Personalized Learning Momentum Growing in Salt Lake City


 AASA Summit Day 2


The momentum generated by Kentucky Superintendent Roger Cook’s discussion about his six spokes of personalized learning Monday evening continued throughout Day No. 2 of the AASA Superintendents PersonalizedLearning Cohort and Certification Program.

School system leaders began the day by boarding a bus to Weber Innovation High School in nearby Ogden to witness personalized learning in action.

“Pubic education is one of the hallmarks of America,” said Reid Newey, Innovation assistant superintendent. “Everything we’ve done in this country is due to a great education system. However, times have changed and things need to become more personalized because of the world we live in.”

“I really like the idea of students being able to progress at their own pace, to select their own courses and take as many college courses as they want,” said Karen Gaborik, superintendent, Fairbanks (Alaska) North Star Borough School District. “The whole individualized approach is the important piece.”

“The tour has been a wonderful opportunity for us to see an example of personalized learning in operation,” said Jeff Dillon, superintendent of the Wilder School District in Wilder, Idaho.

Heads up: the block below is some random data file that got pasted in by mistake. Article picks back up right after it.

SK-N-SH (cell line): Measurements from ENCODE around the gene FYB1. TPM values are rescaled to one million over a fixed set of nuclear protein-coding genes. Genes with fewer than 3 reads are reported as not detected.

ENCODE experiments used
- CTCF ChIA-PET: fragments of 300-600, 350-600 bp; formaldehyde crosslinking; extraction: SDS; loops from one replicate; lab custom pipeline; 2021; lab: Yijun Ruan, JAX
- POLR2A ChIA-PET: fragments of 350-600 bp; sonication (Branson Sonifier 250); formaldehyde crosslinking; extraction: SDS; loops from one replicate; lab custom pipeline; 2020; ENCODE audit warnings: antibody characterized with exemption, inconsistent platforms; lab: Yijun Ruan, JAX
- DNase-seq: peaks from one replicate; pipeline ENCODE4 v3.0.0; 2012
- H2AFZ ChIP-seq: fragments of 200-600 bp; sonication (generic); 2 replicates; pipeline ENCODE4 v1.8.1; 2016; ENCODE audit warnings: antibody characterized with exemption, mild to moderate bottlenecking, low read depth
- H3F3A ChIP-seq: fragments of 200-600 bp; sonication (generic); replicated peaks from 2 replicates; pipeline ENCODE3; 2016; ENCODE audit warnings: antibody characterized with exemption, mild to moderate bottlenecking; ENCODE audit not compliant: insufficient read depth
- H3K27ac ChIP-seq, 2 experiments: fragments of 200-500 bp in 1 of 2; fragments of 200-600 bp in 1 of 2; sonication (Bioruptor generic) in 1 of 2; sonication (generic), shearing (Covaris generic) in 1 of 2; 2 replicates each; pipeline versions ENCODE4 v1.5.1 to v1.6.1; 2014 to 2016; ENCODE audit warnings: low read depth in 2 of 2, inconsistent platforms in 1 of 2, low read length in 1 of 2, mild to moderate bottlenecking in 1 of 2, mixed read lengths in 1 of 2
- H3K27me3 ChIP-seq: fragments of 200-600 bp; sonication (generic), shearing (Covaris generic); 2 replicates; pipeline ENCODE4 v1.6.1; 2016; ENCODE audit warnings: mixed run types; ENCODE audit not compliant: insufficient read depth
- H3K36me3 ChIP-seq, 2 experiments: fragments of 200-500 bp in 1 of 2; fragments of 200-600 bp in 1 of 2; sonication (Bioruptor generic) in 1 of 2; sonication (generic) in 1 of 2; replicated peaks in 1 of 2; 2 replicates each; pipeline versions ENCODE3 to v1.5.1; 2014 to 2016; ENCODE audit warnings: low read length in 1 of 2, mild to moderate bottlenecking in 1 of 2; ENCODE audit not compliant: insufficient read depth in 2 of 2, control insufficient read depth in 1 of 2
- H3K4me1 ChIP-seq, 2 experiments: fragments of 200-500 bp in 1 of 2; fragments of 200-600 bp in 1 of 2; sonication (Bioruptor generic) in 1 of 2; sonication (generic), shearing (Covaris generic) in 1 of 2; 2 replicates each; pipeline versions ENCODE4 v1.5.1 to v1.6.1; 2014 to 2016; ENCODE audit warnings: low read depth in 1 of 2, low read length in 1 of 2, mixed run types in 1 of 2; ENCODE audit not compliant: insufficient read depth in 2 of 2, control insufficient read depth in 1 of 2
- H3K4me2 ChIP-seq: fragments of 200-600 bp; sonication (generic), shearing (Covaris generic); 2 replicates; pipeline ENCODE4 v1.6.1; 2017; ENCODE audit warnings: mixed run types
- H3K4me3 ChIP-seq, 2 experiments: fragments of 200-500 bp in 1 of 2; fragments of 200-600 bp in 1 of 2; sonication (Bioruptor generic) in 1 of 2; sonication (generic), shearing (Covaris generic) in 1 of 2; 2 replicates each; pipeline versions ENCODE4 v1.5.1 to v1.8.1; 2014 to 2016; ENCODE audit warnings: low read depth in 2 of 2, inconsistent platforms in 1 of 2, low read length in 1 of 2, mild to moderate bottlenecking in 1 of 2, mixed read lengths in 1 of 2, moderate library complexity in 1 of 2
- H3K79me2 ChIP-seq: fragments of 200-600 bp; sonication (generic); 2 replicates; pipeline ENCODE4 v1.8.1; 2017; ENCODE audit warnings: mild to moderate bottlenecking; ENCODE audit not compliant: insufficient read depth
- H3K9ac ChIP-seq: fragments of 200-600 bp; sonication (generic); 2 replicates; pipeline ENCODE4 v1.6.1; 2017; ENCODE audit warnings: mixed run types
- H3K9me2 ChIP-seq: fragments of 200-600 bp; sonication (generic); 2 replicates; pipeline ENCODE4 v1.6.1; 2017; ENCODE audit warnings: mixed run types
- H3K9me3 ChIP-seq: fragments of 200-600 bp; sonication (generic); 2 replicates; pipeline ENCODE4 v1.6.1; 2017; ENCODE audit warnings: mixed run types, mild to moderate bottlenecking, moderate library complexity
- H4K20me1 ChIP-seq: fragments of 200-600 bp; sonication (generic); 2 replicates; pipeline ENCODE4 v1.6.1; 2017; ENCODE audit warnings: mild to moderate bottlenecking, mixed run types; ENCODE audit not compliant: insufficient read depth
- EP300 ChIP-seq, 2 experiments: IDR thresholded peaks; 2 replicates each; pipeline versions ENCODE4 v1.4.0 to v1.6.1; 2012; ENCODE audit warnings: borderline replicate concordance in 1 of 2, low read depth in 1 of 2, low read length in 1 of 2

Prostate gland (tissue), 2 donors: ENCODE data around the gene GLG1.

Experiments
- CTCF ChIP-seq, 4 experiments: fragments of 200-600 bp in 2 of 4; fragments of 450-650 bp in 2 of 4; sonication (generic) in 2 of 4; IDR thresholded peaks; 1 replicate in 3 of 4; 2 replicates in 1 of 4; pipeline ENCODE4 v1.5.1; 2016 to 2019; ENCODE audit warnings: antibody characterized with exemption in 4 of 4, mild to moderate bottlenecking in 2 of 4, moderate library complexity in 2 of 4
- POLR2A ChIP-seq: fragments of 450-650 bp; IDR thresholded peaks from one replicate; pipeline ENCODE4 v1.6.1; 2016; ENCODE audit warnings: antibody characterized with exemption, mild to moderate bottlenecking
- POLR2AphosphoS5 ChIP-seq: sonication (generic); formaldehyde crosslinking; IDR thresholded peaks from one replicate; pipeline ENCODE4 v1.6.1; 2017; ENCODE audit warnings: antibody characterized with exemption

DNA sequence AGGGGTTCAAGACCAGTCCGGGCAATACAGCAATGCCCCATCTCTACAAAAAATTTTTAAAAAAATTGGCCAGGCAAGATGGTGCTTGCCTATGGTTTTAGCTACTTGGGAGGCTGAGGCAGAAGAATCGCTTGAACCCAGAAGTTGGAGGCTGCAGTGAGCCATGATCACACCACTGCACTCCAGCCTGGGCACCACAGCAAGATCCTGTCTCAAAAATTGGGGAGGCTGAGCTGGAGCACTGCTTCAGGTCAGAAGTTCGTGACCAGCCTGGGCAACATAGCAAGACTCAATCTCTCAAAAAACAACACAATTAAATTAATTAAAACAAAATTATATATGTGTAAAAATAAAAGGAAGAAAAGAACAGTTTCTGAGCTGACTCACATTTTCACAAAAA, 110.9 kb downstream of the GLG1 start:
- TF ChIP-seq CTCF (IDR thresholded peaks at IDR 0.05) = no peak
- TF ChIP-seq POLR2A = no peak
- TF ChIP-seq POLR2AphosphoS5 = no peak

The tour included school system leaders having opportunities to hold conversations with students and parents, discuss project-based learning with teachers as well as getting to see project-based learning in action.

“It’s been a wealth of information,” added Dillon, “that I can bring back to my district.”

Later in the day, Dillon joined superintendents Jeff Thake (Amboy Community School District, Ill.) and Gail Pletnick (Dysart Unified School District, Ariz.) in the afternoon’s “Ignite Sessions” where each speaker had five minutes to discuss the personalized learning underway in their respective districts.

Thake attended AASA’s Personalized Summit last October in Park City, Utah, and “has not been able to stop thinking about it since.” He added, “You cannot be afraid to take risks. There’s a greater price to pay if you don’t take risks. You have to be very transparent and involved as many voices as possible.”

The Summit concluded Wednesday, May 11.

To join the conversation via Twitter, access #AASASummit.

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